California Governor Gavin Newsom recently signed legislation that bans the practice of singling out students unable to pay for their lunch. He cited the efforts of 10-year-old Ryan Kyote in helping to bring the issue to greater attention. The new law saves Ryan’s classmates the shame of having to eat an “alternative meal” at lunchtime if they are unable to pay.
“I want to thank Ryan for his empathy and his courage in bringing awareness to this important issue,” Newsom says in his press release.
All students to get full meals at lunchtime
The new legislation states that schools are no longer allowed to serve cheaper, “alternative meals” to students who can’t pay. The new law also ensures that all students will get a “state reimbursable meal of their choice,” even if their parent/guardian has unpaid meal fees.
Little Kyote would first make headlines after he donated $74.80 of his own allowance to pay off the school lunch debt for his classmates at West Park Elementary School in Napa, California. This soon led to a meeting with Governor Newsom, where Newsom promised that if he got the bill on his desk, he would sign it.
Students denied meals or given a less-nutritious alternative is common
“What we’ve been telling everybody is, ‘One down and 49 to go,'” Kyote’s mom says of the remaining states that she would like to see do the same thing. “Millions and millions of children will be positively affected by [this policy], and Ryan couldn’t be more proud. We still have a lot of work to do and hopefully will get something passed at the federal level.”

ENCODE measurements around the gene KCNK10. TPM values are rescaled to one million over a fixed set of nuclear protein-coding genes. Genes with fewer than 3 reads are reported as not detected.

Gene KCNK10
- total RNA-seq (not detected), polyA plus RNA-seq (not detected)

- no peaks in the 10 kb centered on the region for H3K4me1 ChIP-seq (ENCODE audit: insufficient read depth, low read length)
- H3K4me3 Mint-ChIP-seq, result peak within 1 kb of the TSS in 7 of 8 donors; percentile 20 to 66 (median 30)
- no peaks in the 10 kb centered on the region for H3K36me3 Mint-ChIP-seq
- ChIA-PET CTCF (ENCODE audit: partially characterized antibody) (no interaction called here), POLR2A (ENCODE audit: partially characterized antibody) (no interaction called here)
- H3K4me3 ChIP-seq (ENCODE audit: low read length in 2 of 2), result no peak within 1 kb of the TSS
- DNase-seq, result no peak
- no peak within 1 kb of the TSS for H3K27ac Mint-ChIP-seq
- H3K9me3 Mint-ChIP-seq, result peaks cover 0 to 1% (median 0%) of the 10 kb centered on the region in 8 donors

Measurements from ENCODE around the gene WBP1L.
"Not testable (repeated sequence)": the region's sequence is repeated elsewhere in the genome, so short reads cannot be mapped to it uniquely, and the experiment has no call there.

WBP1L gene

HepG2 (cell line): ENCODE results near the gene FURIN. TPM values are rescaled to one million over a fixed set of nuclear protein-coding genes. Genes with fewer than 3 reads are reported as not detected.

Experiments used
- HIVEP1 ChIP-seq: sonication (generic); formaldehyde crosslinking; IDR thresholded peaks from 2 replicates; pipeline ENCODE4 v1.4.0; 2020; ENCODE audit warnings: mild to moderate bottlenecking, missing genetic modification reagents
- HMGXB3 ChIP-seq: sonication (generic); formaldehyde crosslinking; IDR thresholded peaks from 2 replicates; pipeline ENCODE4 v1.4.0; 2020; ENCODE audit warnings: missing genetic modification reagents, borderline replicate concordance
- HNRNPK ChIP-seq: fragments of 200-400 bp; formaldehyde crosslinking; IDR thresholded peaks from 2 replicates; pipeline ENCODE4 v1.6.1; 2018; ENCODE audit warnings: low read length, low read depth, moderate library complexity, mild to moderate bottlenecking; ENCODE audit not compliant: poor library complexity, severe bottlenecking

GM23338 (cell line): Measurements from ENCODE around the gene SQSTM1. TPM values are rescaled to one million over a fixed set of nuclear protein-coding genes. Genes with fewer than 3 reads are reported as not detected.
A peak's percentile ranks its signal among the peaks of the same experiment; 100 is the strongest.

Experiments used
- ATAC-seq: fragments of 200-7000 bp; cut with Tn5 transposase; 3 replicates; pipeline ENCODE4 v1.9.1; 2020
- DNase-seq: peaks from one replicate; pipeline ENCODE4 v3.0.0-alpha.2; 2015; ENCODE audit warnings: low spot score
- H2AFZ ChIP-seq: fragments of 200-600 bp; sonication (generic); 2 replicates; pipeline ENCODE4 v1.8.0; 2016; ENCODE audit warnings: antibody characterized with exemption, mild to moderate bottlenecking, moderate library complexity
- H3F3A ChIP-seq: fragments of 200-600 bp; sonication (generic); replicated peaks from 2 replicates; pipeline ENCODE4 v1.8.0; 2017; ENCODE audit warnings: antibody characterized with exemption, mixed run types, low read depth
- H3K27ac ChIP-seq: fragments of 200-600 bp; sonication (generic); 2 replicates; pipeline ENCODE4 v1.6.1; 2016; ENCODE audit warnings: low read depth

Ryan’s mom reveals that her son’s activism really began back in June when he heard about a 5-year-old in Indiana who was denied lunch because he was unable to pay for the meal. “He was like, ‘I don’t understand why that happened. Why would that happen to a 5-year-old?'” Kylie says. “It really touched him in a way, and he wanted to do something so that wouldn’t happen to his friends. We talked about what we could do to make a difference locally.”
A majority of school districts report unpaid student meal debt
Even just in September, a 9-year-old boy from Ohio had his lunch taken away from him. This was because of a $9 unpaid debt on his account. He had to eat an alternative meal of cheese and bread instead. The School Nutrition Association reports that 75% of school districts had unpaid student meal debt at the end of the 2016-2017 school year, meaning many children are being forced to eat these unnutritious and unexciting meals.
It’s encouraging to know that the youth of California can eat nutritious, whole foods at lunchtime. It’s also great for them not having to worry about possibly not eating that day at school! Time to spread this movement to other states!
This story originally appeared at Do You Remember by Jane Kenney.
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